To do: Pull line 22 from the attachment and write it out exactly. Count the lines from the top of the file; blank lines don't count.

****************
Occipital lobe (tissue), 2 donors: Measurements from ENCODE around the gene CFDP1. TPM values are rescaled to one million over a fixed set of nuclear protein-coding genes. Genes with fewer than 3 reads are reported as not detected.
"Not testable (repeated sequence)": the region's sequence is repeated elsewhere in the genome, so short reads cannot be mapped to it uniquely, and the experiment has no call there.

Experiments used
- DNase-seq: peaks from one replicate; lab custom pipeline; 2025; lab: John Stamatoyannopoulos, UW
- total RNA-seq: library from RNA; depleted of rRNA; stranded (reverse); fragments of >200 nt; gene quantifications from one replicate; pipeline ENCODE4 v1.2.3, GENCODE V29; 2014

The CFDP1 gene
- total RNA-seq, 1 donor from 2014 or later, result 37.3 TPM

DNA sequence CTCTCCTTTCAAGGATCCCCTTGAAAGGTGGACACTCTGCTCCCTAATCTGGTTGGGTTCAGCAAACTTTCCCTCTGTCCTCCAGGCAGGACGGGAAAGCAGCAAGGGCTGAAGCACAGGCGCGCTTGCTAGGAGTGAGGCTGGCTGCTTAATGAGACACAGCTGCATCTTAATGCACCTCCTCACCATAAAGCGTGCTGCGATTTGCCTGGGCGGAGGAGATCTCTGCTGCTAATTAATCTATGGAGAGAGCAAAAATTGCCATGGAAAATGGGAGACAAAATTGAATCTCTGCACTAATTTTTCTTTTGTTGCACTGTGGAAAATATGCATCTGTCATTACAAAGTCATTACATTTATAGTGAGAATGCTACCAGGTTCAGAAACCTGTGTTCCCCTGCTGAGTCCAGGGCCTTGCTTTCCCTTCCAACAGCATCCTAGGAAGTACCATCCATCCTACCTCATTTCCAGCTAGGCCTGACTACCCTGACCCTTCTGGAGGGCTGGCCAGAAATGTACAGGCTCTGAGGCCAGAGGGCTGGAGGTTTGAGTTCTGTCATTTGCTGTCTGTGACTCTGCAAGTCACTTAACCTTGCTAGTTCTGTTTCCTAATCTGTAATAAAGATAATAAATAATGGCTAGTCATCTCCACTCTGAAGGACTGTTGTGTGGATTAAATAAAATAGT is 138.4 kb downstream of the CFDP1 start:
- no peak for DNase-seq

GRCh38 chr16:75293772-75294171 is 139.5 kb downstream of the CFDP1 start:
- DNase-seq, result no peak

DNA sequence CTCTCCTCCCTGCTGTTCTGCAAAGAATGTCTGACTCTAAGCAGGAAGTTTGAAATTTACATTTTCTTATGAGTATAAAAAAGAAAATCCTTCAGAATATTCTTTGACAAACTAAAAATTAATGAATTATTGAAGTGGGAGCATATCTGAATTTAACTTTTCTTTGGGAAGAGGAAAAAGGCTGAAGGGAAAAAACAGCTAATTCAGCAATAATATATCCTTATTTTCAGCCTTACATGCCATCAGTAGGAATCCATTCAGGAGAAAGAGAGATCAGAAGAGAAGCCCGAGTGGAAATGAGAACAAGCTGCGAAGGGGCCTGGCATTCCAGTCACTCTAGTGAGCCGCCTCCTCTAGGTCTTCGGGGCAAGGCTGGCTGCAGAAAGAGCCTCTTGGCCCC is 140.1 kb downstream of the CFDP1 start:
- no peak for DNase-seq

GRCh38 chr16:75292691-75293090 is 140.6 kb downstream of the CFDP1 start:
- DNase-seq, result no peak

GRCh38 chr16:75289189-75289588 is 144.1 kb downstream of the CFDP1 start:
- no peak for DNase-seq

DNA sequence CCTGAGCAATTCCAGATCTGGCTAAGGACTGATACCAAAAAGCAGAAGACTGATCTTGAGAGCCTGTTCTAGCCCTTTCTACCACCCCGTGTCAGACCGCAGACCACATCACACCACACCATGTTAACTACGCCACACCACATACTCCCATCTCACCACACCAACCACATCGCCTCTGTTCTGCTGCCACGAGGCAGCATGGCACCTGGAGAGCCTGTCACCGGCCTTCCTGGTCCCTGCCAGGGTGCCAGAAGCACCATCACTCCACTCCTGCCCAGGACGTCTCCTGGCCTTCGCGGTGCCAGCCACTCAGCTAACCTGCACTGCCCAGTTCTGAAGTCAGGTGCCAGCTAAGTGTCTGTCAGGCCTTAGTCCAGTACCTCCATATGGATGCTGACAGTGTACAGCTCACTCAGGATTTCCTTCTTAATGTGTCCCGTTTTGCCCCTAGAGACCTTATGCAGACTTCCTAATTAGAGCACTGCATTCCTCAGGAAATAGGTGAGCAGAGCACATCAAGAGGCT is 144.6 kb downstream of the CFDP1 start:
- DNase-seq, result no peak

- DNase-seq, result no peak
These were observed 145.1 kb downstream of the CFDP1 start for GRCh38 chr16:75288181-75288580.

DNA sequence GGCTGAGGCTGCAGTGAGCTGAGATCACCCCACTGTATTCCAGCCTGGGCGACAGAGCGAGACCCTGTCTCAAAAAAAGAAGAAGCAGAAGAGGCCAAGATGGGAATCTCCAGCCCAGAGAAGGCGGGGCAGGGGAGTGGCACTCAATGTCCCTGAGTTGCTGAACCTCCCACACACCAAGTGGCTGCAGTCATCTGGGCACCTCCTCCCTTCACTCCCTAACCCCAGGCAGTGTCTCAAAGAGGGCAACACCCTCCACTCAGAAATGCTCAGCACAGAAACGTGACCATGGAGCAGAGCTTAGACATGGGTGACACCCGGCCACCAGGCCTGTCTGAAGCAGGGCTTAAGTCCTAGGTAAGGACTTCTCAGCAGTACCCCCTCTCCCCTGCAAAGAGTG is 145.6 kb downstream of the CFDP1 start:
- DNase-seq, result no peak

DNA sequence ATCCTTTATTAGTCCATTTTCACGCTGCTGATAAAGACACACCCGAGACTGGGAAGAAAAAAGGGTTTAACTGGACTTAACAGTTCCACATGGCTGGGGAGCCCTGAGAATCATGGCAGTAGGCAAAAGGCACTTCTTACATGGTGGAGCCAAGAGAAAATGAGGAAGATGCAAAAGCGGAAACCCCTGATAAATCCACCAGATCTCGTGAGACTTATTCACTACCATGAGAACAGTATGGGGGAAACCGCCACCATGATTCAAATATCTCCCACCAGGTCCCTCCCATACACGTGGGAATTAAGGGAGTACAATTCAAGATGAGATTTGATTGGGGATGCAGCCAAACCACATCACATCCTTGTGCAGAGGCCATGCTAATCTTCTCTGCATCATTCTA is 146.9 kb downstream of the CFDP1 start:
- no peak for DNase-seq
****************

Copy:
DNA sequence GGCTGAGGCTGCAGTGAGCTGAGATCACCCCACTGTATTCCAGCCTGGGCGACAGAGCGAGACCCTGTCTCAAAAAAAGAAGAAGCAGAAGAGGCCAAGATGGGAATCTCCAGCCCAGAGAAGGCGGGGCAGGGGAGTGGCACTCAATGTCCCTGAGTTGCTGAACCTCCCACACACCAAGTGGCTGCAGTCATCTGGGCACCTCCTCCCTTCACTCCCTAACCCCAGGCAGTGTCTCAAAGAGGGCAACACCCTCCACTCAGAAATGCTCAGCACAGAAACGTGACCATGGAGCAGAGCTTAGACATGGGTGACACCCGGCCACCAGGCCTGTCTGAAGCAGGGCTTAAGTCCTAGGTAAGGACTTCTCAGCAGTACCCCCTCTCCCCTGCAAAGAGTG is 145.6 kb downstream of the CFDP1 start: